But she readily acknowledges that not everyone has the space or budget to afford the ideal home office setup. Fortunately, even just following a few form cues can help to protect your postural health.

1. Flat surface, elbow level

Whether you’re seated or standing, the best position for your laptop is a flat surface at elbow-level. If you are working from the couch, a lap desk could help. “Use your keyboard and mouse pad at a level where your elbows are bent at a 45-90 degree angle, keeping the wrists and hands in alignment,” says Brasch. “This takes the burden off the shoulders and wrists, and allows good blood and lymphatic flow.”

2. Feet flat on the floor, knees at 90 degrees

“Your chair height should allow your feet to sit flat on the ground, knees at a 90 degree angle,” she says. If you have the means to invest in a more ergonomic chair, Brasch recommends trying out the options in a store to check for fit. “A chair for someone who is 6'4" is not going to work for someone who is 5'4",” she says.

3. Sit upright

Don't ignore what your mother taught you: Sit up straight. “Have your hips and glutes in the back of the seat,” says Brasch. “The backrest should touch your back, more as a reminder to sit up straight than to fully relax into it!” Alternatively, you can sit at the edge of the chair, using your core muscles to keep you upright.

Catch yourself slouching? Strengthen the muscles you need for better posture with this quick Pilates workout:

How to correct damage from poor WFH posture

It’s good to have a gameplan for sitting with proper posture, but what if you’re dealing with painful effects from the past two years of slouching at home?

1. Try massage therapy

If you can, schedule some bodywork. This isn’t just a luxurious treat to unwind—it’s a healthcare treatment and a means of pain management (and correction!). “The more you get massages, the more it trains your muscles to relax faster and respond less to stressful stimuli,” Brasch says. For example, she says, if your shoulders and neck are overly tight, book two massages in a week to address those areas, then reassess. “If you still have a lot of tension, you may need a few more sessions. Once it has subsided, schedule your massage once every three to four weeks for ongoing care.”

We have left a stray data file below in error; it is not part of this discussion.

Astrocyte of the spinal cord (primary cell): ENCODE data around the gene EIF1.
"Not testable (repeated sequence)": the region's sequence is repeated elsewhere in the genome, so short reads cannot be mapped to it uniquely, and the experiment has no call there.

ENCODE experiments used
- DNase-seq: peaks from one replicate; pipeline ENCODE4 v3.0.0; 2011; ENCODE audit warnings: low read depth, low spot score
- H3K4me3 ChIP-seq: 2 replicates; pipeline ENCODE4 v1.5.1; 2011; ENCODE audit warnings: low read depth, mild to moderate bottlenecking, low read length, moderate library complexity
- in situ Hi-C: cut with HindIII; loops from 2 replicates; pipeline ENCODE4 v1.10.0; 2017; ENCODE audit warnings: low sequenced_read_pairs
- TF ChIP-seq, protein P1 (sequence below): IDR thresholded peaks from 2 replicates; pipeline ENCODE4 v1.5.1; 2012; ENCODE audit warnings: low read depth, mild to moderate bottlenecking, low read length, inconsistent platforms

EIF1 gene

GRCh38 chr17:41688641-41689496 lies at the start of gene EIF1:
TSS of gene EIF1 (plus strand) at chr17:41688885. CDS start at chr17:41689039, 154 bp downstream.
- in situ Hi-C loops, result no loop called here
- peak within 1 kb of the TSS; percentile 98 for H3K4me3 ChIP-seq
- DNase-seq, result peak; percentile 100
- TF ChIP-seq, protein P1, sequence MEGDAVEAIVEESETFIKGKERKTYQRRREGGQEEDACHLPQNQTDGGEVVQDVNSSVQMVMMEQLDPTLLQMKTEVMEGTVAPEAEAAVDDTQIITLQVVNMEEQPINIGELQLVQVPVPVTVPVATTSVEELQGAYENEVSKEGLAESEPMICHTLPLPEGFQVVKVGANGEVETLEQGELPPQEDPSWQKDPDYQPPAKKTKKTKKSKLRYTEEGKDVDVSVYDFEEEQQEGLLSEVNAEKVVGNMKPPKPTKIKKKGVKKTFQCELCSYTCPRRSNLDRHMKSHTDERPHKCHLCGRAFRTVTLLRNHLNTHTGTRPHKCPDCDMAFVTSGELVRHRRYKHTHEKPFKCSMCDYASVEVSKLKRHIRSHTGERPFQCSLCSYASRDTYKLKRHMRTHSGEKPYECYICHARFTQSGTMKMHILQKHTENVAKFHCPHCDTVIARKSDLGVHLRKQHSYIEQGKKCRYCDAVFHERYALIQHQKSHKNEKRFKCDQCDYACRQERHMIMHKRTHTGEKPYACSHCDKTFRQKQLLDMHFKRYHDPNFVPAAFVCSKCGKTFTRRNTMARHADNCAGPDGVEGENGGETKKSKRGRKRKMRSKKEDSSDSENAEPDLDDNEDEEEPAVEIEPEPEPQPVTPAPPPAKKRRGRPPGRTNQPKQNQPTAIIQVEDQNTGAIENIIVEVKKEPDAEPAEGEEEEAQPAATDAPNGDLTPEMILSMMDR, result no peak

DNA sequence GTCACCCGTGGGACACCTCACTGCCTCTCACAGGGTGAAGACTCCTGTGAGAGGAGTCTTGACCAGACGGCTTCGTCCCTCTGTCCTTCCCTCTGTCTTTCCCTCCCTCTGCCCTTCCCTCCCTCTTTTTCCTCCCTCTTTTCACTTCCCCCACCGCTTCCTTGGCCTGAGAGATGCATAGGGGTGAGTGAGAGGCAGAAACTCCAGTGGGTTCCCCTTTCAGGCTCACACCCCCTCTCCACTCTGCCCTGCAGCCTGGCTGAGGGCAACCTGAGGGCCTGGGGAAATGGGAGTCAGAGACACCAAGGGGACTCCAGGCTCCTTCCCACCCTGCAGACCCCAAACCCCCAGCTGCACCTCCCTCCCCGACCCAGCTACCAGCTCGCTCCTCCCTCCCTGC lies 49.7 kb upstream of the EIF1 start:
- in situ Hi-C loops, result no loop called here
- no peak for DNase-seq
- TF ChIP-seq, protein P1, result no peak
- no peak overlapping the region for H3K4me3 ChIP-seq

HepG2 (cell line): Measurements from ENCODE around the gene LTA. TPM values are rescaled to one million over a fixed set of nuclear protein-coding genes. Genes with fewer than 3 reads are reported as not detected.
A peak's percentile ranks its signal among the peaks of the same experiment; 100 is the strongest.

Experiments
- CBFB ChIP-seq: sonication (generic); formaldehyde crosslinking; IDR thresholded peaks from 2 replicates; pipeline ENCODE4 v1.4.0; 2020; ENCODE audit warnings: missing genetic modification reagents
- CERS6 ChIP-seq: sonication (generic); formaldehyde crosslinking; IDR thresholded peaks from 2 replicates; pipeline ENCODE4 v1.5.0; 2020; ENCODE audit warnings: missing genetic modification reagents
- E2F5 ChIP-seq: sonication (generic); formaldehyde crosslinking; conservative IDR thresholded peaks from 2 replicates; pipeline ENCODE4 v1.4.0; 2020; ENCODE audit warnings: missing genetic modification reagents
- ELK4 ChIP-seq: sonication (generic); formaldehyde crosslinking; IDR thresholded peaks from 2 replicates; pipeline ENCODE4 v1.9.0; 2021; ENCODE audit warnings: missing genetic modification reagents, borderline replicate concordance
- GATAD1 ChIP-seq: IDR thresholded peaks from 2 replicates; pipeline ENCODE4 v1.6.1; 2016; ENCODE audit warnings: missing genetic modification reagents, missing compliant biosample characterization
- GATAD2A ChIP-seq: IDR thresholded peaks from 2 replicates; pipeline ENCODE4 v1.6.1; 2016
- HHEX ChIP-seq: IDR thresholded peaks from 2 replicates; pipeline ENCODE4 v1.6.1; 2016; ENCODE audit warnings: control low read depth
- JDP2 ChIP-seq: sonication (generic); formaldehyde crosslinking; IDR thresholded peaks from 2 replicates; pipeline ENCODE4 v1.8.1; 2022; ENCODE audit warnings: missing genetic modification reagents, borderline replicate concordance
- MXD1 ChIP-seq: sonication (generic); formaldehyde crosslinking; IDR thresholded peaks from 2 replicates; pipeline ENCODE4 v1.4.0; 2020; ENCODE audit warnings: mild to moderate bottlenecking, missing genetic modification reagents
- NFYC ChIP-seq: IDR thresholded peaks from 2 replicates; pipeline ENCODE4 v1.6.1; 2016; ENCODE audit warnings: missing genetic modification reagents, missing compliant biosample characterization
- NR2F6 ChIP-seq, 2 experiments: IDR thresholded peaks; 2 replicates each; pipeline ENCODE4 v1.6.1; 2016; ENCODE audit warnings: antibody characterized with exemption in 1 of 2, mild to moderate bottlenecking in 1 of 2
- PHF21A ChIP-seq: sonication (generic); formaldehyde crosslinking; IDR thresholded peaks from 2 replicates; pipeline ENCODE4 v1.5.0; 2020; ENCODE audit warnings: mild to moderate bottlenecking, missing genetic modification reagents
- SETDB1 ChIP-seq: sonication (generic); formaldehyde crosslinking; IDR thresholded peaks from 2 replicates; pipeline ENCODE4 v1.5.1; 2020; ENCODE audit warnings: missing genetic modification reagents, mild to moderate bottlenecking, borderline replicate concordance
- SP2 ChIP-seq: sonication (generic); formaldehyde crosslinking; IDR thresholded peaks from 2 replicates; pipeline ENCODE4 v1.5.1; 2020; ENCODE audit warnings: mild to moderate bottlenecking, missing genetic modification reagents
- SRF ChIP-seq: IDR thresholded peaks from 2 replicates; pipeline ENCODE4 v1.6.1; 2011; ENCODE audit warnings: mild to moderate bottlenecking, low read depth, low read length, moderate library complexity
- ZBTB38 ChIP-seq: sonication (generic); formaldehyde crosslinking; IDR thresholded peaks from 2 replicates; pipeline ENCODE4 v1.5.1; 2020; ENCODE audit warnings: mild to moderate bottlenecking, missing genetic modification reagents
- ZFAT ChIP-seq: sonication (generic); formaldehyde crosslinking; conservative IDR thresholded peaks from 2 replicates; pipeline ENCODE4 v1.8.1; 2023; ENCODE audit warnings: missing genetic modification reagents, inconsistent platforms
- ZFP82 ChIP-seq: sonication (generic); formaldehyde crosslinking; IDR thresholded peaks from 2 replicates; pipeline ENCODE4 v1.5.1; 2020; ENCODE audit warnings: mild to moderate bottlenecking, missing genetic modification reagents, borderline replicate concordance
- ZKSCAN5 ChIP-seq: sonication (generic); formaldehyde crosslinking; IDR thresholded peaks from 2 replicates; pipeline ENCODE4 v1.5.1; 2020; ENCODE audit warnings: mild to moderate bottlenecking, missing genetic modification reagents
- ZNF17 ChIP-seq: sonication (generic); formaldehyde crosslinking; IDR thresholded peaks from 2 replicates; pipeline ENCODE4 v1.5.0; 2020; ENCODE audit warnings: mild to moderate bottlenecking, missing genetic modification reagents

2. See a physical therapist

These appointments could be covered by your health insurance, sometimes making them a bit more affordable than massage therapy. “Physical therapy can be a great option, especially when working with specific injuries, like herniated disks, to retrain your muscles and alignment,” says Brasch.

3. Hydrate and take movement breaks

In case you needed another reminder to drink water, “staying hydrated really helps your recovery!” says Brasch. She suggests setting an alarm for every 15 or 20 minutes to stand up and walk around for a few minutes, roll your shoulders, shake out your arms, and drink some water. “After a few times you will automatically start taking those breaks our bodies so desperately need to keep us energized and moving through our day.”

4. Experiment with new wellness treatments

In her job, Brasch is able to see how different clients respond to different treatments. Trend-wise, she says, “I see increasingly more clients booking lymphatic drainage massage, which corresponds with the stagnation that can come from poor posture.” Also popular and massage-therapist recommended? “Body scrubs and bath soaks are great for alleviating inflammation and invigorating or relaxing the nervous system.”